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Definition

What is lip cancer?

Lip cancer is abnormal cell growth that is out of control and forms lesions or tumors on the lips. Lip cancer and other kinds of oral cancers are types of head and neck cancers. Lip cancer is highly curable when diagnosed early.

How common is lip cancer?

Lip cancer is the most common type of oral cancers. Please discuss with your doctor for further information.

Symptoms

What are the symptoms of lip cancer?

The common symptoms of lip cancer are:

  • A sore, lesion, blister, ulcer, or lump on the mouth that does not go away
  • A red or white patch on the lip
  • Bleeding or pain on the lips
  • Swelling of the jaw

Lip cancer may not have any symptoms and are sometimes first noticed by a dentist during a regular dental exam. If you have a sore or lump on your lips, it doesn’t necessarily mean you have lip cancer. Discuss your symptoms with your dentist or doctor.

There may be some symptoms not listed above. If you have any concerns about a symptom, please consult your doctor.

When should I see my doctor?

If you have any signs or symptoms listed above or have any questions, please consult with your doctor. Everyone’s body acts differently. It is always best to discuss with your doctor what is best for your situation.

Causes

What causes lip cancer?

According to the National Institute of Dental and Craniofacial Research, most cases of oral cancer are linked to tobacco use and heavy alcohol use.

Sun exposure is also a major risk factor, especially for people who work outdoors since they are more likely to have prolonged sun exposure.

Risk factors

What increases my risk for lip cancer?

There are many risk factors for lip cancer, such as:

  • Smoking or using tobacco products (cigarettes, cigars, pipes, or chewing tobacco)
  • Heavy use of alcohol
  • Exposure to direct sunlight (both natural and artificial), including the use of tanning beds, over long periods
  • Having a fair complexion or light-colored skin
  • Being male
  • Infection with human papillomavirus (hpv), a sexually transmitted virus
  • Being older than 40 years of age

The majority of oral cancers are linked to tobacco use. The risk is even higher for people who use both tobacco and drink alcohol, compared with those who use only one of the two.

Diagnosis & treatment

The information provided is not a substitute for any medical advice. ALWAYS consult with your doctor for more information.

How is lip cancer diagnosed?

If you have signs or symptoms of lip cancer, you should see your doctor. They will perform a physical exam of your lips and other parts of your mouth to search for abnormal areas and try to identify possible causes.

Your doctor will use a gloved finger to feel inside your lips and use mirrors and lights to examine the inside of your mouth. They may also feel your neck for swollen lymph nodes.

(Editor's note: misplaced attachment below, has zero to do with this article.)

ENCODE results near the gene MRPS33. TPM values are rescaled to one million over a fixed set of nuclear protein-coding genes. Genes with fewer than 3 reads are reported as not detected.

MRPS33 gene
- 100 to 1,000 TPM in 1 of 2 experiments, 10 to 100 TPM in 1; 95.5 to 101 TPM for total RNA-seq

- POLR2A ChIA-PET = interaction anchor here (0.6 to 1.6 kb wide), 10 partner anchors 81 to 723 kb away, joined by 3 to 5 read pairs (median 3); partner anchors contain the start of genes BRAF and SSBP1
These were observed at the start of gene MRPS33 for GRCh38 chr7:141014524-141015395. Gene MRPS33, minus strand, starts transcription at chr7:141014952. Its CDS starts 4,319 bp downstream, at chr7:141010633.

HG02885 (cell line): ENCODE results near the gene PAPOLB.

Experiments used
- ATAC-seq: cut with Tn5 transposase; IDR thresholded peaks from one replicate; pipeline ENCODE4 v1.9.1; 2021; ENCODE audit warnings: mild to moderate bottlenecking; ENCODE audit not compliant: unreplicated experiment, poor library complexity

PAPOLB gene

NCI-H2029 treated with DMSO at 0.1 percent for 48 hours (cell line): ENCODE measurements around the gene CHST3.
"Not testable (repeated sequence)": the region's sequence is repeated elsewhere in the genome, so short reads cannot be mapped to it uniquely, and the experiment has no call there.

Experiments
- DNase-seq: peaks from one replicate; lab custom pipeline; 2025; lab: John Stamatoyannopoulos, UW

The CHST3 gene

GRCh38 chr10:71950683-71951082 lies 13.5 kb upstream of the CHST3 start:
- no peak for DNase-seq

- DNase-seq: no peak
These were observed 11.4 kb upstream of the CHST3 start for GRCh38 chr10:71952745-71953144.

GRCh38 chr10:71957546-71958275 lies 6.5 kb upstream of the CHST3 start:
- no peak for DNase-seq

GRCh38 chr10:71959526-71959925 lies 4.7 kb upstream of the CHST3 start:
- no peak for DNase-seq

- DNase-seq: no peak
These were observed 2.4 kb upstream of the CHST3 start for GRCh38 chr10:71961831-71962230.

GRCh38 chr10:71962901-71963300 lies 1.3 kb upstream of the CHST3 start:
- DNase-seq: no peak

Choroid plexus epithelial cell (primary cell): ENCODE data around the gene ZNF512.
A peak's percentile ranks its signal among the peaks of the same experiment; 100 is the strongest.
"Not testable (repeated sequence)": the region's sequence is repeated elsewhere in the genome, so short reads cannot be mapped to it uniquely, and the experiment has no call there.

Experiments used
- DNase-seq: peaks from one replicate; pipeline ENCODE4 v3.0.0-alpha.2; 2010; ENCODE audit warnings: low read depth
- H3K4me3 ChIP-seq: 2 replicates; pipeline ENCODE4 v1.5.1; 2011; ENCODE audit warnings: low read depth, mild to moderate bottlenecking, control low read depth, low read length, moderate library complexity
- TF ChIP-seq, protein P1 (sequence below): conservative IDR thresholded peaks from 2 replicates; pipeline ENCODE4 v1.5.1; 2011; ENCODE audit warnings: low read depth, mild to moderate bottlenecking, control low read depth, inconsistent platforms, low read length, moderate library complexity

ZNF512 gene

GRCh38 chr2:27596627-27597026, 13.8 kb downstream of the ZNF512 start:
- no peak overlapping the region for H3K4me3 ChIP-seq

Your doctor will also ask you about your:

  • Health history
  • Smoking and alcohol history
  • Past illnesses
  • Medical and dental treatments
  • Family history of disease
  • Any medications you’re taking

If lip cancer is suspected, a biopsy can confirm the diagnosis. During this procedure, a small sample of the abnormal area is taken and reviewed in a pathology laboratory under a microscope. If your doctor confirms that you have lip cancer, they may then perform a number of other tests to determine how far the cancer has progressed, or if it has spread to other parts of the body.

Tests may include:

Computed tomography (CT) scan

MRI scan

  • Positron emission tomography (pet) scan
  • Chest x-ray
  • Complete blood count (cbc)
  • Endoscopy (a thin instrument inserted through an incision that allows a physician to view inside the body)

How is lip cancer treated?

Surgery, radiation therapy, and chemotherapy are just some of the treatments available for lip cancer. Other possible options include targeted therapy and investigative treatments, such as immunotherapy and gene therapy.

As with other cancers, lip cancer treatment depends on the stage of the cancer, how far it has progressed (including the size of the tumor), and your general health.

If the tumor is small, surgery is typically performed to remove it. This involves removal of all tissue involved with the cancer, plus reconstruction of the lip (cosmetically and functionally).

If the tumor is larger or at a later stage, radiation and chemotherapy may be used to shrink the tumor before or after surgery to reduce the risk of recurrence. Chemotherapy treatments deliver drugs throughout the body and reduce the risk of the cancer spreading or returning.

For those who smoke, quitting smoking before treatment can improve treatment outcomes.

Lifestyle changes & home remedies

What are some lifestyle changes or home remedies that can help me manage lip cancer?

The following lifestyles and home remedies might help you reduce your risk of lip cancer:

Lip cancers can be prevented by avoiding the use of all types of tobacco, avoiding excessive alcohol intake, and limiting exposure to both natural and artificial sunlight, particularly the use of tanning beds.

Since many lip cancers are first discovered by dentists, it’s important to make regular dental appointments with a licensed professional, especially if you’re at an increased risk for lip cancers.

If you have any questions, please consult with your doctor to better understand the best solution for you.

Hello Health Group does not provide medical advice, diagnosis or treatment.

Sources

Review Date: November 7, 2017 | Last Modified: November 7, 2017

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